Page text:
Here you can get an overview of how your life insurance rate is determined and how general health can affect your policy.
Why do life insurance rates vary so much?
Life insurance rates vary because of the specific metrics used by each company to determine risk. This is true with every type of insurance.
Though every company uses different rating calculations, most look at the following factors to determine the cost of life insurance:
- Overall health
- Family health history
- Marital status
Do women get lower life insurance rates than men?
In general, yes. Since women have longer life expectancies than men, insurance companies deem them less risky to insure. And less risk equals lower premiums.
However, rates are determined on an individual basis, so it's still possible for a man to get a lower life insurance rate than his female counterpart.
Can my weight affect my life insurance rate?
Yes. Many factors go into calculating life insurance premiums, and weight is one of them. Most life insurance companies measure weight and obesity according to the guidelines set by the American Medical Association. People with high body mass indexes (BMI) tend to have more medical problems than those with low BMIs, which make them riskier to insure. And the more risk an insurance company assumes, the higher your insurance premiums.
I'm a smoker. Will this affect my life insurance rate?
Yes. Because smoking is linked to a number of health problems, smokers pay more for life insurance than non-smokers. However, most life insurance companies factor in the type of tobacco used (cigar, cigarette, and tobacco) as well as the regularity of use to determine premiums. So even if you smoke, you could still qualify for a preferred smoker rate on your premium.
Whatever you do, don't lie about your tobacco use. If an insurance company learns that you weren't completely honest on your application, they could deny coverage as well as payment of benefits.
Does my age affect my life insurance rate?
Yes, age is one of the most important factors. Generally, the younger and healthier you are when you buy life insurance, the lower your rate will be. And the older you are when you apply for life insurance, the more you can expect to pay.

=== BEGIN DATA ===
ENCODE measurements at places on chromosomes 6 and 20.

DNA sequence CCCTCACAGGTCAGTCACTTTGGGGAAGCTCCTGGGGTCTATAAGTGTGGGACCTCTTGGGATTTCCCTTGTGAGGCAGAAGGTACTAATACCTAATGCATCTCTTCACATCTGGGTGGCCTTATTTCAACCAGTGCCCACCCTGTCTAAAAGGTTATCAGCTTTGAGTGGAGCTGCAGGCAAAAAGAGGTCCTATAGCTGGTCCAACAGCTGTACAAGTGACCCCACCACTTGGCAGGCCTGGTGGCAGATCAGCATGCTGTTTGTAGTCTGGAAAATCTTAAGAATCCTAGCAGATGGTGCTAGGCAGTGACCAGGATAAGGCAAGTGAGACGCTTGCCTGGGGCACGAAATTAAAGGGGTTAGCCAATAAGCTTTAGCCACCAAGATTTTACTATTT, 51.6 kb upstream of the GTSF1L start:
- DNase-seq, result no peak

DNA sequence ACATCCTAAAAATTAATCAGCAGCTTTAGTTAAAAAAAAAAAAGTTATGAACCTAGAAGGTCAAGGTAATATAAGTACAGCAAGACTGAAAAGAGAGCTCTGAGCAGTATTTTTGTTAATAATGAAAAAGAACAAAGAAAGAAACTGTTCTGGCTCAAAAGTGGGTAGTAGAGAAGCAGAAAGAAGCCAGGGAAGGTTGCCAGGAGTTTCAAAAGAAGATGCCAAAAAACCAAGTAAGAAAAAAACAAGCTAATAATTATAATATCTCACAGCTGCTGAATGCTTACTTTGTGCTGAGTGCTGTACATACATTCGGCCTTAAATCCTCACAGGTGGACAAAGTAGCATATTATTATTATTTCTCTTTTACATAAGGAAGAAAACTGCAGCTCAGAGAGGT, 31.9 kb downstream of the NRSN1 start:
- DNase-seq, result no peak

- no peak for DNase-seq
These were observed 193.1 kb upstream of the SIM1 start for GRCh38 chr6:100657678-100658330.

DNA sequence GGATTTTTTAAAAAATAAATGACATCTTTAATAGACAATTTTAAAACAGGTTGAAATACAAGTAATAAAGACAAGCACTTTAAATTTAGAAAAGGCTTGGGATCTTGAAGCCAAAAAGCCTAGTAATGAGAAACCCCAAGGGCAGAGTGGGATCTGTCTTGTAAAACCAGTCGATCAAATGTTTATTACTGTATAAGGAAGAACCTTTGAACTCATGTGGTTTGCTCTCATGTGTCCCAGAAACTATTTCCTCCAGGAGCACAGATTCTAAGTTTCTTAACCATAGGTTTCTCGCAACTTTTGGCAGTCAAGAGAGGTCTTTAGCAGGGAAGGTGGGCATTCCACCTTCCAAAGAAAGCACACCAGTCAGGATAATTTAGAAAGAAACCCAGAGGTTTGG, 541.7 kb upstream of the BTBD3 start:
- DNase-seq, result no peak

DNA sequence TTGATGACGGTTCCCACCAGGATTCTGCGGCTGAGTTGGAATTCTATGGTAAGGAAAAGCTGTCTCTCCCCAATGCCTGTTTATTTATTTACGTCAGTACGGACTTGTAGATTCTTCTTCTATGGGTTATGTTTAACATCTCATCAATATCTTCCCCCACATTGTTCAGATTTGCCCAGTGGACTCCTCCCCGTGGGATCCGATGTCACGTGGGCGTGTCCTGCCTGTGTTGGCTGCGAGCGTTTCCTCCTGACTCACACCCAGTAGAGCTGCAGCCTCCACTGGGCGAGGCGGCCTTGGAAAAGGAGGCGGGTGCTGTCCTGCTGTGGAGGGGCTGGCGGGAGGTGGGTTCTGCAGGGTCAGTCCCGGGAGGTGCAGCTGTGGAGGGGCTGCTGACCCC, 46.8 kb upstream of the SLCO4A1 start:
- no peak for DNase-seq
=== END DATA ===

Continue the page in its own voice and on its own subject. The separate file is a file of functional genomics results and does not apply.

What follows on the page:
Will my term life insurance rates increase as I get older?
The beauty of term life insurance is that you maintain one set rate (determined at the time of purchase) throughout your policy's term. On the flip side, if you decide to renew your policy at the end of your term, your life insurance rate will increase because age is a determining factor. So if you're considering term life insurance, the younger you are when you start your term, the more you save over time.
Does my job affect my life insurance rate?
Yes, your occupation does impact your life insurance rate. Some occupations are riskier than others, and more risk translates into higher premiums. Generally, insurers focus on occupational accident-related risk when calculating insurance premiums. So if you work with toxic substances or parachute for a living, for example, you can expect higher rates. Conversely, if you have a sedate office job, you can expect your premiums to be average.
Additionally, your off-the-clock hobbies can also affect rates. If you're a mild-mannered, glasses-wearing life insurance guy Monday through Friday, but a hang glider and BMXer on the weekends, you probably won't get the best rates.
Does my location affect my life insurance rate?
Yes. As with all insurance policies, your state affects your insurance rate. Life insurance isn't regulated federally, which means that each state has its own laws regarding how much insurance companies can charge. To learn more about life insurance in your state, visit the National Association of Insurance Commissioners.
Will I need a medical exam to buy life insurance?
Not necessarily. Those without any serious medical conditions (such as cancer, HIV, diabetes) can obtain term life insurance without undergoing a medical exam.
Though most life insurance companies require a complete medical exam before underwriting a policy, some online companies do offer non-med or no-exam policies. However, these policies generally tend to cost more and come with less coverage. If you decide to go with a no-exam policy, you'll be asked to fill out a form detailing your medical history.
However, if you're in great health and aren't in a huge rush, the underwritten product — which requires an exam — is the best value.
What happens at the medical exam?
A typical medical exam will take only about 30 minutes. The insurer will arrange for a medical professional to come to a location of your choice. During the exam, the medical professional will look at your medical history and measure/test your:
- Height and weight
- Blood pressure
- ECG/EKG (if necessary)
What should I do before my medical exam?
Get the most out of your medical exam by following these tips, courtesy of our partners at Efinancial.
- 24 hours before: Avoid excessive exercise.
- 12 hours before: Avoid alcoholic beverages, decongestants, and pain medication (aspirin, acetaminophen and ibuprofen), as well as high-cholesterol foods (eggs, red meat, shrimp, and fried foods).
- 8 hours before: Avoid caffeine (coffee, tea, and soda). If possible, fast for best results (not including water).
- 1 hour before: Drink plenty of water to assist with the urine sample.